New stretch target
Kenneth is also working on a programme to develop boardgames from existing materials and we have been particularly successful in turning a square of plywood into a 64 square chess board, which can be used for games like draughts and, if pieces are available, chess. Most particularly, though, we have been teaching Othello to children, as this game is very easily played using bottle tops, which are readily available and completely free. Last year we had an Othello championship. If we achieve the stretch goal, we can acquire more plywood board, that can be kept at our rural centre and with which we can build many boards for teaching village children how to play Othello and other board games, like draughts and chess.
Kenneth (14) wants to spend his school holiday teaching village children in Northern Uganda how to play modern board games.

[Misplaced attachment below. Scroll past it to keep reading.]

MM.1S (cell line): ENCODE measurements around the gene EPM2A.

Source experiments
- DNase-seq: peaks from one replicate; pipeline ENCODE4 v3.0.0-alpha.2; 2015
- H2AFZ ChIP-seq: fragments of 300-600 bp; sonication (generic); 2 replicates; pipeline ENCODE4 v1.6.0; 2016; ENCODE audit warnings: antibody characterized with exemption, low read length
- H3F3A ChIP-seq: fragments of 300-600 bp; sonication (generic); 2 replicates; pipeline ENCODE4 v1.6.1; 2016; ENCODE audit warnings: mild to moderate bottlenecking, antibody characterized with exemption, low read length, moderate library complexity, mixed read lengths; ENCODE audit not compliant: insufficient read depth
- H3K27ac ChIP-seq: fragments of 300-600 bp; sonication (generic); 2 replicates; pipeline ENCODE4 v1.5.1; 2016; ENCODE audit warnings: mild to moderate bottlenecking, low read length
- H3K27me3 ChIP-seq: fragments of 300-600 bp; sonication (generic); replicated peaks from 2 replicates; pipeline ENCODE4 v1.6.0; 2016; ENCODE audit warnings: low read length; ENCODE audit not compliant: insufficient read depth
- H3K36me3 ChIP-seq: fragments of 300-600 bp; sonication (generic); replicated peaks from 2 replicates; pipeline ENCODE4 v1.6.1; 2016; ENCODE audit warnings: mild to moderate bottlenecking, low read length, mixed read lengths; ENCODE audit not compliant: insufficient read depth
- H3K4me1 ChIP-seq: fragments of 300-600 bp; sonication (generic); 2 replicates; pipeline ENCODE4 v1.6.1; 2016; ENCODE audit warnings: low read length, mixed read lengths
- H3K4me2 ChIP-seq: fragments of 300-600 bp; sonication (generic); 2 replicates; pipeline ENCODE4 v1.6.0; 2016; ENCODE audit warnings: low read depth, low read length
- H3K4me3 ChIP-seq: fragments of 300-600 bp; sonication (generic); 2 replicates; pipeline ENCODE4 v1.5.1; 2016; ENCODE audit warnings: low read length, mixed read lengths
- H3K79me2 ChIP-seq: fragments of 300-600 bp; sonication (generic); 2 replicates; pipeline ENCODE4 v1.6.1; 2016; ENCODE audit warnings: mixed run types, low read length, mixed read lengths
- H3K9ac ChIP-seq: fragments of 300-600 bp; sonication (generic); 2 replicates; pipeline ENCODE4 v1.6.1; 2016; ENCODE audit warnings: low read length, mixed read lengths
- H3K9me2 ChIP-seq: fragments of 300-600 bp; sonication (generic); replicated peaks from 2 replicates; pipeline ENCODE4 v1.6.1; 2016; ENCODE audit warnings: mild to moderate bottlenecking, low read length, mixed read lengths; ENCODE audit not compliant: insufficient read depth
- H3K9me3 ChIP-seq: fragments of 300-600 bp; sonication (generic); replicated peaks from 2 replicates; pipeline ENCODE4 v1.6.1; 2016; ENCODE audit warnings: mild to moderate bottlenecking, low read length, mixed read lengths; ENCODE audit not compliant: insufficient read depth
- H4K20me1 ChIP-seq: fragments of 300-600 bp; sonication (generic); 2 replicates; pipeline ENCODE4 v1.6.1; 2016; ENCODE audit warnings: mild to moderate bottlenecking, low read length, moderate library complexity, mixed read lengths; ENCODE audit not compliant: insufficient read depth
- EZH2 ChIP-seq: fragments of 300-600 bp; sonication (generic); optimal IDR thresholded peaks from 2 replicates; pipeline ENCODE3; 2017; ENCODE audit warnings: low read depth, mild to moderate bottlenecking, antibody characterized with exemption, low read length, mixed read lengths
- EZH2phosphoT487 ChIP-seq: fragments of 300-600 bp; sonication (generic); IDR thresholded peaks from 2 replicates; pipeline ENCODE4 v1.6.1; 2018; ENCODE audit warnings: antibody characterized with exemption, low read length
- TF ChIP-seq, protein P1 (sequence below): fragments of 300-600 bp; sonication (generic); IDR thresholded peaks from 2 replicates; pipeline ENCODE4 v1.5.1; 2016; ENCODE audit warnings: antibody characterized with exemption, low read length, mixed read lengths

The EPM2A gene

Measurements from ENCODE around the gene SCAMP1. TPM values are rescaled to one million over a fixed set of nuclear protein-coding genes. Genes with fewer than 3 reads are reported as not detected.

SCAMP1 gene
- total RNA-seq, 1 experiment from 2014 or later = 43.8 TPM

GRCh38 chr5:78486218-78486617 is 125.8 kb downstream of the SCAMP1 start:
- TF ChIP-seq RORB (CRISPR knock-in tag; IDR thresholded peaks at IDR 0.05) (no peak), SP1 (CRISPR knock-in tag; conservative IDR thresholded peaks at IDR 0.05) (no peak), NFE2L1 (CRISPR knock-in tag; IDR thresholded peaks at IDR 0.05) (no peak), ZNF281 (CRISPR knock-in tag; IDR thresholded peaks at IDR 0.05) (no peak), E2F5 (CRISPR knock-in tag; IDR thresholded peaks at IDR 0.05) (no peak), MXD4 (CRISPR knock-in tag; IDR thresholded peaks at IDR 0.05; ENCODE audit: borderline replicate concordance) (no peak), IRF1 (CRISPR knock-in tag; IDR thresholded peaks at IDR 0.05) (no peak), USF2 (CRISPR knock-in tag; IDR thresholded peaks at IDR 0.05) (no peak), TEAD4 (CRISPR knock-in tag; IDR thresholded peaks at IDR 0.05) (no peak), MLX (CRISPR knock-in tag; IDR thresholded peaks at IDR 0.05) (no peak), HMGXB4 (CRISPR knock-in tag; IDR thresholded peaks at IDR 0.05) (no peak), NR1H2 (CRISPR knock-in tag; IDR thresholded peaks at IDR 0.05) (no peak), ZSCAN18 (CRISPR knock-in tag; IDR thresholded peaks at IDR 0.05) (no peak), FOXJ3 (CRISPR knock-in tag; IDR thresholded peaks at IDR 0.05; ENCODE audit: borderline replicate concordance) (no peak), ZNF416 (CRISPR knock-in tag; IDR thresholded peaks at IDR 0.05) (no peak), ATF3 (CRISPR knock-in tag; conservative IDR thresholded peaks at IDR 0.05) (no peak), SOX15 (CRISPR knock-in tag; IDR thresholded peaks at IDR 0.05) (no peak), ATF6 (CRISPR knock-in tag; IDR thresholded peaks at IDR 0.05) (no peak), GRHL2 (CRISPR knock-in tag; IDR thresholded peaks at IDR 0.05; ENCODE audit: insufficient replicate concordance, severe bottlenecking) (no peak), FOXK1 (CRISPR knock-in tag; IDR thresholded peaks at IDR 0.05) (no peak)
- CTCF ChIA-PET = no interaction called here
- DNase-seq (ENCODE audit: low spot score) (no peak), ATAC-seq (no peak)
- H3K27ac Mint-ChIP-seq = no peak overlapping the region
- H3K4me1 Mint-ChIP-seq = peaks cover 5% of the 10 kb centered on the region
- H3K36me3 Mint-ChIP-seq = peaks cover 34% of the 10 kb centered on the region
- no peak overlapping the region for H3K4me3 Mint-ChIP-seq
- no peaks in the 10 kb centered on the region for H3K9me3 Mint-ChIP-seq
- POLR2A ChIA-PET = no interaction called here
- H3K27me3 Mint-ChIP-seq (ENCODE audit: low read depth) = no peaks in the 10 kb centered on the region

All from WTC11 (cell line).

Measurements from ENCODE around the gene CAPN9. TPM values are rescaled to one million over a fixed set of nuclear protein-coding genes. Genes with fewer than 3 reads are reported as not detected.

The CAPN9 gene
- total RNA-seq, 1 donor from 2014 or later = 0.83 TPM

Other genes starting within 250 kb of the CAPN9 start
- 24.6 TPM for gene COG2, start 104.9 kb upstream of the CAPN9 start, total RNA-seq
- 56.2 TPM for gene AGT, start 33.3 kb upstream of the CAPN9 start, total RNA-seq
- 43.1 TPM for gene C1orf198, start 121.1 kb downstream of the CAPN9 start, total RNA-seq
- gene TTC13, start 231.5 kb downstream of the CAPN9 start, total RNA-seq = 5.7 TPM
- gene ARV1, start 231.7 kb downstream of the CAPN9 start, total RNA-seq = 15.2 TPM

About the project
Children in Uganda can be no worse at problem-solving than their international counterparts are and the Village Board Game Project helps ensure that children develop a range of helpful skills, even in the most deprived areas, where creativity and inspiration is hard to find.
Kenneth is now 14 and has now taught many children how to play the various board games that we have at the Chrysalis Centre, which is based in one of Kampala's slums, known as the Acholi Quarter.
He particularly is a fan of Ticket to Ride and in the video explains what skills you need to succeed at the game. We like to offer a range of different games suitable for different abilities, from "My First Monopoly" to complex games like Agricola, Descent and Runebound, for the older children.
Kenneth is now on holiday and he wants to use his break to travel to the remote rural area of Koro, where Chrysalis has another centre to inspire children to be changemakers. He needs $100 (approx £60) to make the trip and spend several days at the Chrysalis Centre Koro, which is 300km from Kampala. We'll take photos and give out feedback on how the local children react to the games!
Kenneth is also a writer and editor of the Acholi Quarter Youth News and in the future could be a boardgame designer, bringing much-needed income and creating intellectual property for the people of Uganda to benefit from.
There is more information about the Butterfly Project at http://cyen.org.uk, which teaches young people to be changemakers.